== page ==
Summer has finally arrived. Yet many of us find ourselves midway through the year slightly burnt out, stressed and in desperate need of a good vacation. For those of us looking for an exciting place to relax, disconnect and get the heck away from it all – perhaps all we need is a bit of “water, water, everywhere.” Island holidays are ideal. While it might take a bit of effort to arrive, once you’re there – you can sit back, relax, explore and enjoy your own little piece of heaven.
Here are 12 of our favorite islands, and of course – as “island” doesn’t require tropical temperatures, we’ve included some cooler destinations that are famed for their wild, natural beauty or cultural heritage.
1. Corsica, France
The French refer to their island of Corsica as the “’île de beauté” and once you’ve seen it for yourself, you’ll understand why. While part of France, this beautiful Mediterranean island is actually located closer to Tuscany than to mainland France. Having formerly been part of the Italian Republic of Genoa – the character of Corsica today still very much reflects both its French and Italian influences. Visitors will notice this interesting blend in the local cuisine, culture and Corsican language. The birthplace of Napoleon, Corsica is famed for its wild, natural beauty in areas like the Scandola Nature Reserve. In addition to being the most mountainous island in the Mediterranean, Corsica has lovely forests and hundreds of beaches. It’s no surprise that some of the world’s best hiking trails can be found on this island like the GR20. For tourists seeking unspoiled, natural beauty, delicious cuisine, very good wine, hiking, diving and swimming, it’s hard to top Corsica.
2. Rhodes, Greece
The largest of the Dodecanese islands, Rhodes is actually closer to Turkey than it is to mainland Greece. Rhodes has been a popular tourist destination since the ancient times. In fact, throughout the ancient world, the island was best known for being home to one of the Seven Wonders of the Ancient World: the Colossus of Rhodes, a massive statue of the Greek Titan Helios. The island has been visited by many of history’s most interesting characters including Saint Paul the Apostle who traveled to the island of Rhodes in order to spread Christianity. Today many visitors to Rhodes visit the fantastic archeological site of the Acropolis of Lindos and Rhodes’ Medieval Old Town, which is a UNESCO World Heritage Site. Within Rhodes’ historic city walls, visitors encounter boutiques, street vendors, art galleries and a lovely ambience. Those who venture out a bit more will find traditional, isolated mountain villages and the some of the cleanest, most beautiful beaches in all of Greece.
3. Easter Island, Chile
Located in the Pacific Ocean, the Polynesian island of Easter Island is officially part of a country located over 2000 miles away: Chile. And while the island’s beaches are insanely beautiful and it’s a paradise for scuba divers and its volcanic craters certainly merit a visit – Easter Island is best known for its moai statues. Believed to be between 330-900 years old, the aboriginal Rapa Nui people constructed these colossal statues throughout the island, and today there are almost 900 still standing. The way the native islanders physically transported the moai has always remained something of a mystery (click here for an interesting article on this) This volcanic island is one of the most isolated, mysterious places in the world; its nearest neighbor is located over 1000 miles away, and the demise of the native population is still highly debated. Because of Easter Island’s rich cultural heritage, the island’s fantastic Rapa Nui National Park is a UNESCO World Heritage Site.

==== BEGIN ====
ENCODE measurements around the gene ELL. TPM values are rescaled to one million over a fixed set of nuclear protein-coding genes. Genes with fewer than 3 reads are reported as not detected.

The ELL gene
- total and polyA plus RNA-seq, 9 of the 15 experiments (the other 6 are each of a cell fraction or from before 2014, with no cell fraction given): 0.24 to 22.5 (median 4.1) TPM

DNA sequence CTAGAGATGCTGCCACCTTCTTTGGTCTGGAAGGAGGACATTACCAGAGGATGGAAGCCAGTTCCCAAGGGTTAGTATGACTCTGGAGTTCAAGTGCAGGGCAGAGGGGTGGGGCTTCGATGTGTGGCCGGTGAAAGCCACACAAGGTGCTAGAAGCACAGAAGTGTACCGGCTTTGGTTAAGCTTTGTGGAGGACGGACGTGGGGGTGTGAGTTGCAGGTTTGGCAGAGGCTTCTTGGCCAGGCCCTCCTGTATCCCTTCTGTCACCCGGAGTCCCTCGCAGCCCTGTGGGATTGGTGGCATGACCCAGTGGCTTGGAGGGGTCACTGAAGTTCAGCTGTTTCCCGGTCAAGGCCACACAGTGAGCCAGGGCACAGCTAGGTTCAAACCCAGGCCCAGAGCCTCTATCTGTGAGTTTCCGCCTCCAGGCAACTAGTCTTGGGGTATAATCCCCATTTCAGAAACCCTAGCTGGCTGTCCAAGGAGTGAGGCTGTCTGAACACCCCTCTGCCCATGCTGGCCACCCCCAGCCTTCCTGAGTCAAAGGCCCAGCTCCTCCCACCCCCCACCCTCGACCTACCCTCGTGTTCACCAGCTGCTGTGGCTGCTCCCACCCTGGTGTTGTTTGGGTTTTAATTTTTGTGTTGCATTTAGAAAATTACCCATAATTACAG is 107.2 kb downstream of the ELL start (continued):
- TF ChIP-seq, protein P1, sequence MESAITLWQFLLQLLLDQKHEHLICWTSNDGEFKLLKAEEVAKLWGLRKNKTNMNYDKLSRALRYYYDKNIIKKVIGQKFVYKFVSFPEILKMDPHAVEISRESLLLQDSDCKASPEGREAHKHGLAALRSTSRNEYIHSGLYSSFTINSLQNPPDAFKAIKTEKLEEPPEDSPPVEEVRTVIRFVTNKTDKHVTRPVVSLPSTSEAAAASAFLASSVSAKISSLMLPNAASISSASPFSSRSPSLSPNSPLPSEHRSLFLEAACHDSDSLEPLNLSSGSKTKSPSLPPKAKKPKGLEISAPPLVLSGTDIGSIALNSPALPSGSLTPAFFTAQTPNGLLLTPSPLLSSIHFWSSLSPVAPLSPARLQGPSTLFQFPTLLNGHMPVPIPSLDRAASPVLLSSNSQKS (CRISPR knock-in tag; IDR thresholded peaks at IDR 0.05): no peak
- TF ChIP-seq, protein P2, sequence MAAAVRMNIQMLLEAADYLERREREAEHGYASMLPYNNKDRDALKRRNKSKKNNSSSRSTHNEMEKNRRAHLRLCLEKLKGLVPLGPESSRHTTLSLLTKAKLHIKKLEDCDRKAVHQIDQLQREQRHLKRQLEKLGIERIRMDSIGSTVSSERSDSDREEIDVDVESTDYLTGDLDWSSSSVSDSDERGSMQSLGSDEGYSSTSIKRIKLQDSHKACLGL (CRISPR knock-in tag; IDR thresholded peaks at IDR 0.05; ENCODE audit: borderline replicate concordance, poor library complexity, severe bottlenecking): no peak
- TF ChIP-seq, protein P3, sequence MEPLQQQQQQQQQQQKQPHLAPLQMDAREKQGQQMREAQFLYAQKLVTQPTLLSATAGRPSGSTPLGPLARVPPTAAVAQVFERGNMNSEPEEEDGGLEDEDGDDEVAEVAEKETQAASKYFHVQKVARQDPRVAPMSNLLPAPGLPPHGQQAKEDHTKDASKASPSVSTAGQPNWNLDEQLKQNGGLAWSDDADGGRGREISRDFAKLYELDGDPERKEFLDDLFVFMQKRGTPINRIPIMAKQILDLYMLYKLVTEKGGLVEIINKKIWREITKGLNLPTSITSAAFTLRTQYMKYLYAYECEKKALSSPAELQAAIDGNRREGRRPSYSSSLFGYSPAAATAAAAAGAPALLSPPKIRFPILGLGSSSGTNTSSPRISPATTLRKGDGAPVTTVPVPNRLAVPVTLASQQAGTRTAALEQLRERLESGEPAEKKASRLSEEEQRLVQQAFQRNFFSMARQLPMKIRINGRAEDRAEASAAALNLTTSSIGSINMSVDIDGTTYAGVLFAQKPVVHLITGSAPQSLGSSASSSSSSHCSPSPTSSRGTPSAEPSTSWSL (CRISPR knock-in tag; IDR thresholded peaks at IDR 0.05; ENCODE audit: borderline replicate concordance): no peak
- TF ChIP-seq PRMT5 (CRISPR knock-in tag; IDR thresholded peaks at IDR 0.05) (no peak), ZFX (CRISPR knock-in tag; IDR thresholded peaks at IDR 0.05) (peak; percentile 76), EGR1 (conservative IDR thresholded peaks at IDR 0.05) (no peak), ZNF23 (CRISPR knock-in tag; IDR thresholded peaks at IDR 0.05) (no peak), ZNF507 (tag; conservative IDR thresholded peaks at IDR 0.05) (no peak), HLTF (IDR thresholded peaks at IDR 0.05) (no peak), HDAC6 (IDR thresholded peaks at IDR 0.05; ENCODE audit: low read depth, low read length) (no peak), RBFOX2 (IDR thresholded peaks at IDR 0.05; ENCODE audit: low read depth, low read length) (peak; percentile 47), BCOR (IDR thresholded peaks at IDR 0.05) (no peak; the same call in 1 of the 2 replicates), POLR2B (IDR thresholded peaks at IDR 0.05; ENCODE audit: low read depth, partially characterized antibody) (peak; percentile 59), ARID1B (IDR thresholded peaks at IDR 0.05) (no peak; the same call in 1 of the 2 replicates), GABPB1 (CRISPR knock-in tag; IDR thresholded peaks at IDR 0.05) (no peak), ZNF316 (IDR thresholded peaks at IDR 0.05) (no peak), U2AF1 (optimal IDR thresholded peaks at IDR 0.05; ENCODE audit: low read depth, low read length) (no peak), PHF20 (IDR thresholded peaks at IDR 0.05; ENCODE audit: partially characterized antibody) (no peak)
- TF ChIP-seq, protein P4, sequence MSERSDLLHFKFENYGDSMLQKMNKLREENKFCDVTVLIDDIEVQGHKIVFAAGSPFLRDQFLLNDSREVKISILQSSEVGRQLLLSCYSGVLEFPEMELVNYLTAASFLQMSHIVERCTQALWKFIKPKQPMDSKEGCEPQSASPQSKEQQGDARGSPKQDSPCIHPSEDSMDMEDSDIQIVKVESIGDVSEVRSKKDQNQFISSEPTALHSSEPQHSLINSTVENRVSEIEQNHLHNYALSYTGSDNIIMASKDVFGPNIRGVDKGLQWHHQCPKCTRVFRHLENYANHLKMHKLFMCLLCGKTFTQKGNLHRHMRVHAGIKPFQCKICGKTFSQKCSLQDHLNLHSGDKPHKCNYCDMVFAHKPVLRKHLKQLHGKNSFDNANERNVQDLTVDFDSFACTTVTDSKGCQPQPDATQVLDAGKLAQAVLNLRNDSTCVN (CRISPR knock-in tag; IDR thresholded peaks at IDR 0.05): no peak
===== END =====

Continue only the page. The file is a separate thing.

4. Sicily, Italy
The largest island in the Mediterranean, Sicily very much feels like its own country and not just a region of Italy. Sicily became a Greek colony just under 2800 years ago, and since then – many cultures have passed through and left their mark: Carthaginians, Romans, Vandals, Byzantine Greeks, Arabs, Berbers, Jews, Normans and Spaniards. Yes, everyone’s been there, and the “visitors” haven’t stopped coming! Sicily remains a favorite island vacation destination for many. It’s a mecca for antiquity fans with Greek and Roman archeological sites like the breathtaking Valley of the Temples and the Villa Romana del Casale. It offers vacationers everything: heavenly beaches, fantastic wine, delicious food and marvelous sightseeing. In Sicily you can visit one of the most active volcanoes in the world, Mount Etna, check out your favorite Godfather filming locations, see Ragusa’s gorgeous baroque architecture in Ragusa and then snorkel in the transparent, turquoise sea near Taormina.
5. Isle of Islay, Scotland
Found off the west coast of Scotland, the beautiful Isle of Islay (pronounced Eye-la) is Scotland’s fifth largest island. As part of The Inner Hebrides island chain, Islay is commonly called “the Queen of the Hebrides.” Home to prehistoric monuments, lovely villages like Port Charlotte, and friendly locals (25% of whom still speak Scottish Gaelic), Islay is truly a relaxing place that will take you far and away from the hustle and bustle of our modern world. With over 130 miles of sandy coastline, this island contains incredible wildlife and picturesque landscapes. It’s a wonderful place to cycle, fish and play golf. That being said – many vacationers to Islay have another activity on their sightseeing agenda: tasting single malt whiskey! Islay is famed for its whiskey production. It’s actually a major industry on the island, which is home to working whiskey distilleries.
6. Santorini, Greece